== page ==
The New York Times reports that the humanities are feeling the pinch of budget cutbacks at universities:
With additional painful cuts across the board a near certainty even as millions of federal stimulus dollars may be funneled to education, the humanities are under greater pressure than ever to justify their existence to administrators, policy makers, students and parents
But it isn’t just the humanities. Anthropology is hurting as well.
These are uncertain days at Florida State University’s anthropology department.
University officials have told Glen Doran, chairman of the department, to not accept any new graduate students for the 2009-10 school year.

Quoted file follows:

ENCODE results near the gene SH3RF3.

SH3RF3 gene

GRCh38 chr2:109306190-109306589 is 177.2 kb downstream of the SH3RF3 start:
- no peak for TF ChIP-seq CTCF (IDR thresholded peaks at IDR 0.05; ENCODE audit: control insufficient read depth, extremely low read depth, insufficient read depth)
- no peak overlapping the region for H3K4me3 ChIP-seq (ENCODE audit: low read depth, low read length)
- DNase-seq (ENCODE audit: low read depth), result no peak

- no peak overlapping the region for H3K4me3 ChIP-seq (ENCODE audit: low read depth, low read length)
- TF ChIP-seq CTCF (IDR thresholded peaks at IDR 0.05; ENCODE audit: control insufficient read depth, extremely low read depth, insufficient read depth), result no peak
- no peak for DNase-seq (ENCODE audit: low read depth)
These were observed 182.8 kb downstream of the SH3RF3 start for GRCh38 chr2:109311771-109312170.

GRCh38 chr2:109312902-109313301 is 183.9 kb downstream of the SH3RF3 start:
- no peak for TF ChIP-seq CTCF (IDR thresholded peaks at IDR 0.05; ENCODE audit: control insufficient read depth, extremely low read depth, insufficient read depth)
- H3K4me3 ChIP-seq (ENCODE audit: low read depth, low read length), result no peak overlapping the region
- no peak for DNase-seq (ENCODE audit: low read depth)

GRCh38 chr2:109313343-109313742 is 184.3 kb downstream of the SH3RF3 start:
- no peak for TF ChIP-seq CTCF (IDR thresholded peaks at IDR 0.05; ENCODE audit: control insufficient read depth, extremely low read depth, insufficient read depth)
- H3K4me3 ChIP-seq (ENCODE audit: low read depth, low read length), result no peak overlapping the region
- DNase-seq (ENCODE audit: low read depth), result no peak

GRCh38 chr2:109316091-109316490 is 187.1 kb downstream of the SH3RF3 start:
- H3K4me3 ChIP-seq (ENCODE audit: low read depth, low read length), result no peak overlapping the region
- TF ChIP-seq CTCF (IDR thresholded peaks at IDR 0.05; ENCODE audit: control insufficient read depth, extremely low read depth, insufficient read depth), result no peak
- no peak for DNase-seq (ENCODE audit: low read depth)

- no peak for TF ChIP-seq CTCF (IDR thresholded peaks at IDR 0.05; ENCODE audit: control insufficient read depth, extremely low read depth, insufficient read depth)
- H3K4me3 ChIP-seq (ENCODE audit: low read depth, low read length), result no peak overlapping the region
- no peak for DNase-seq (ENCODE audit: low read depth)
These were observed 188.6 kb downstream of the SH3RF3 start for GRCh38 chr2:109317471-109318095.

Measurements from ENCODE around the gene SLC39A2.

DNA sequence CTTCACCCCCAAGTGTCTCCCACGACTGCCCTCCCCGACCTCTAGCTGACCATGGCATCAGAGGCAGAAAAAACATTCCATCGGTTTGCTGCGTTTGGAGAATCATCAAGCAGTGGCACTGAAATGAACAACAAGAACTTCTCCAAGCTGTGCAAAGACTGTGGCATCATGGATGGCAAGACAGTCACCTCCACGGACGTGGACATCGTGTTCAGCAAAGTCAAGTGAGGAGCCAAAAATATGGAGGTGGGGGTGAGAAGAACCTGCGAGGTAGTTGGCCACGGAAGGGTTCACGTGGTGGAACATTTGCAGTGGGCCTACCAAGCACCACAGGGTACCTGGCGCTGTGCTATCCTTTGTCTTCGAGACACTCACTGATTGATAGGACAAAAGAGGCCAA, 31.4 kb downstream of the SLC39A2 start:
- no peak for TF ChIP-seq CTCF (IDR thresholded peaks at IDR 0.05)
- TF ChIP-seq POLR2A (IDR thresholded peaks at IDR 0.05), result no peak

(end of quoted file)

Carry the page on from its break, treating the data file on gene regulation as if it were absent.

This has prompted rumors that the anthropology department – it has 120 undergraduate students, 35 active grad students and another 30 in various stages of finishing their degrees – may be on the chopping block when FSU is forced to make painful cuts following the upcoming legislative session.
I was sympathetic to this story, and even joined the Facebook group they set up to defend the department, but I was very concerned by this quote:
Anthropology plays a vital role in today’s geopolitical world, Ward said. The military recruited anthropologists to help it better understand and communicate with people in Afghanistan, she noted.
If we are going to have to start advertising HTS as a justification for Anthropology’s continued existence, maybe we should join the French and eliminate the discipline altogether.